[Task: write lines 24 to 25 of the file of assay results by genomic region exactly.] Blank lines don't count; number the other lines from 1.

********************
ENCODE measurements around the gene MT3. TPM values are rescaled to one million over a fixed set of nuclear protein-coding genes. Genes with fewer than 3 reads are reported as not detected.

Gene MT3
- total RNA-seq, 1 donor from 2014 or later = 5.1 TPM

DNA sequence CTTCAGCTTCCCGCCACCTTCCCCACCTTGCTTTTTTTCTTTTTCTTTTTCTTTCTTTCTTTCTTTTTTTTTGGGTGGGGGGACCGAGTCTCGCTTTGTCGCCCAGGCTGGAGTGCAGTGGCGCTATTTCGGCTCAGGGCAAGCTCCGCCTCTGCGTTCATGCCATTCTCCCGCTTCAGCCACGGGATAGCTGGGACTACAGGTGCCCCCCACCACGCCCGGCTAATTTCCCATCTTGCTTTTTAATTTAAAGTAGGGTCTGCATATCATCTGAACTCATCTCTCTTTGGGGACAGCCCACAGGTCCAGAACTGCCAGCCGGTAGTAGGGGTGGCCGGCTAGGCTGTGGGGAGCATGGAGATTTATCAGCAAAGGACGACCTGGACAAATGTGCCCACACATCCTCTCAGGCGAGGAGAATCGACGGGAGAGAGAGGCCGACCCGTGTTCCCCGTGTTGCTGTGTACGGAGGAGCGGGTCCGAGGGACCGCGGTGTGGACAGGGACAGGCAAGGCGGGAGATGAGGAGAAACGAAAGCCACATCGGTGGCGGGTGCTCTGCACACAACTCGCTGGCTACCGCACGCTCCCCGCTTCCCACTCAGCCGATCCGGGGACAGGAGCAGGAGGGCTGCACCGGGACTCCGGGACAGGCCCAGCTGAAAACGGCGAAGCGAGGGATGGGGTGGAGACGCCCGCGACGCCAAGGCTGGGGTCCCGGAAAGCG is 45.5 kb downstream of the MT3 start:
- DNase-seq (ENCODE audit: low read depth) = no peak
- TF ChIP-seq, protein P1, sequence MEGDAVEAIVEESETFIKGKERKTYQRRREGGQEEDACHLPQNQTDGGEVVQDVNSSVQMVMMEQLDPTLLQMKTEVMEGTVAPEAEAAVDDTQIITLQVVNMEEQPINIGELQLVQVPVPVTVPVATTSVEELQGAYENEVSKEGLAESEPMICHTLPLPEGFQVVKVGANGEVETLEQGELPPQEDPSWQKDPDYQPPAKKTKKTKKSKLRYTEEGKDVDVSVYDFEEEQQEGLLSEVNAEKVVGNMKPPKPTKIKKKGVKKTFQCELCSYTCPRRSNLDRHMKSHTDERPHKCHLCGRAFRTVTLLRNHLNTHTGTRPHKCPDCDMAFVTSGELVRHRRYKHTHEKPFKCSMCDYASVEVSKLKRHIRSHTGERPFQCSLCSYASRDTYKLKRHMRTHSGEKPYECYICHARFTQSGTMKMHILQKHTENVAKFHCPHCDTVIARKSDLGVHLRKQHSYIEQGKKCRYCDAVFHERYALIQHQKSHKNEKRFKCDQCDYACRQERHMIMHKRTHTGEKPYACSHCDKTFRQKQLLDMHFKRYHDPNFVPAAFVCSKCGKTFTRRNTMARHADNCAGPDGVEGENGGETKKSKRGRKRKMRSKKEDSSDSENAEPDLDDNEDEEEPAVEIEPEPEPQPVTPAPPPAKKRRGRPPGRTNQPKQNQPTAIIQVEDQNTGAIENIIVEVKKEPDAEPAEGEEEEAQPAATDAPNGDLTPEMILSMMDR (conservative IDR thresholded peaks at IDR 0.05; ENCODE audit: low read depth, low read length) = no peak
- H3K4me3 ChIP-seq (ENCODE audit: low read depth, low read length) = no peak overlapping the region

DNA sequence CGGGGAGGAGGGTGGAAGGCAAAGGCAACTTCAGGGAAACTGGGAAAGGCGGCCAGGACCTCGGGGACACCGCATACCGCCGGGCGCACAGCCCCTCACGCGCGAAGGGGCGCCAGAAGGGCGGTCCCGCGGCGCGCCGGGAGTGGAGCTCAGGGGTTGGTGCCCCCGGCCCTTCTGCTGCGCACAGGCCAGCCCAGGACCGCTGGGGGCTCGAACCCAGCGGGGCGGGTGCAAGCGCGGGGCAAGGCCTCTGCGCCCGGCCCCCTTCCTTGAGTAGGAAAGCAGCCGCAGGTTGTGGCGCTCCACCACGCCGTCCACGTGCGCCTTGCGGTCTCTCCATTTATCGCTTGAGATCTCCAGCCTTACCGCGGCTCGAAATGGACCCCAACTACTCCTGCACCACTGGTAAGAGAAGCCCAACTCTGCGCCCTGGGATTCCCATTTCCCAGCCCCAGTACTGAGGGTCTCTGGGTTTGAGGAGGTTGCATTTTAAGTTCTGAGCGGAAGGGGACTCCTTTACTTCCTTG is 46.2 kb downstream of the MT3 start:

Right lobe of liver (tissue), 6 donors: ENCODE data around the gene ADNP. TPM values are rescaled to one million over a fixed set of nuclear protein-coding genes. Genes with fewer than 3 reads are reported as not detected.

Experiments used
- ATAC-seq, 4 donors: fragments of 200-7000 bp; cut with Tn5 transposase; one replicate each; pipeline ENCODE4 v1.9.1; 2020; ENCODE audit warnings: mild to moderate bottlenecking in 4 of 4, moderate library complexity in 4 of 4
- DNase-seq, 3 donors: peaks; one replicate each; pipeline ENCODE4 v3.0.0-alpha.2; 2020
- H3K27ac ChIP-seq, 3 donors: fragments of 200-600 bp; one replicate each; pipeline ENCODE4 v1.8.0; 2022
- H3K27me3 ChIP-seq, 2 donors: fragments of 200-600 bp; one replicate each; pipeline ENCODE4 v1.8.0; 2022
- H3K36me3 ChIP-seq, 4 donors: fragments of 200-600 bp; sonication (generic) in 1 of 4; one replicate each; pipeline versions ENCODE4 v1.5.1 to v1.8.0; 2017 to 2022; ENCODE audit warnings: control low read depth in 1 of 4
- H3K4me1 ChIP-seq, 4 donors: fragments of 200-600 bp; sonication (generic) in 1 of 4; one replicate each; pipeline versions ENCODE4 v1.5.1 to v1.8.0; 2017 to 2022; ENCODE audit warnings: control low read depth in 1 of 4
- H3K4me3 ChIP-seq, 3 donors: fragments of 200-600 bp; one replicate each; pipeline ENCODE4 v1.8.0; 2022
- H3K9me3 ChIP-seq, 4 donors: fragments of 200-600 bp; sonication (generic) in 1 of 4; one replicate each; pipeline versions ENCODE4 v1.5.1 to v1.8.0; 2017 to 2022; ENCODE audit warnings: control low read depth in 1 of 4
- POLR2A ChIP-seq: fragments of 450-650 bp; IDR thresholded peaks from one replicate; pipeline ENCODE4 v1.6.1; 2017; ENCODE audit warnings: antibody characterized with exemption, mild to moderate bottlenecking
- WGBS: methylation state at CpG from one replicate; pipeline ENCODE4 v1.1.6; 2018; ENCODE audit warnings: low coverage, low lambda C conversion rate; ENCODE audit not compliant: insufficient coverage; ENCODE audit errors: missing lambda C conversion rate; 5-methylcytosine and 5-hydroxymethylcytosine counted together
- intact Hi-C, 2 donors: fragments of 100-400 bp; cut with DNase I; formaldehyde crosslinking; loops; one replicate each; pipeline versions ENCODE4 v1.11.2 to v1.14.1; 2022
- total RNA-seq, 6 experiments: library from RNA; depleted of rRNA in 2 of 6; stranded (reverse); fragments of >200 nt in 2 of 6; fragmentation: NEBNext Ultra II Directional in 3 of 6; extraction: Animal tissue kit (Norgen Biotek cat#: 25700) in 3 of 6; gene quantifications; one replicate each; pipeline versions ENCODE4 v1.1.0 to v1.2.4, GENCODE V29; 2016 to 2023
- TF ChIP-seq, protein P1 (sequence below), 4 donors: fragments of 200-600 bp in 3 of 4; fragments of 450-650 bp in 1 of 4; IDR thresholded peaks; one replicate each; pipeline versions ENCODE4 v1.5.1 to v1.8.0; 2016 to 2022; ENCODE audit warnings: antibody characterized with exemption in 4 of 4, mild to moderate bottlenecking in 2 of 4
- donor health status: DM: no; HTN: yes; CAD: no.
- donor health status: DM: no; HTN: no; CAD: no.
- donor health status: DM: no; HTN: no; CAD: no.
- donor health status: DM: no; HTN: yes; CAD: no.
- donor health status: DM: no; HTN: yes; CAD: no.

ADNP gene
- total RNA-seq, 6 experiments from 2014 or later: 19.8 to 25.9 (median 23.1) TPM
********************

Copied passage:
- donor health status: DM: no; HTN: yes; CAD: no.
- donor health status: DM: no; HTN: no; CAD: no.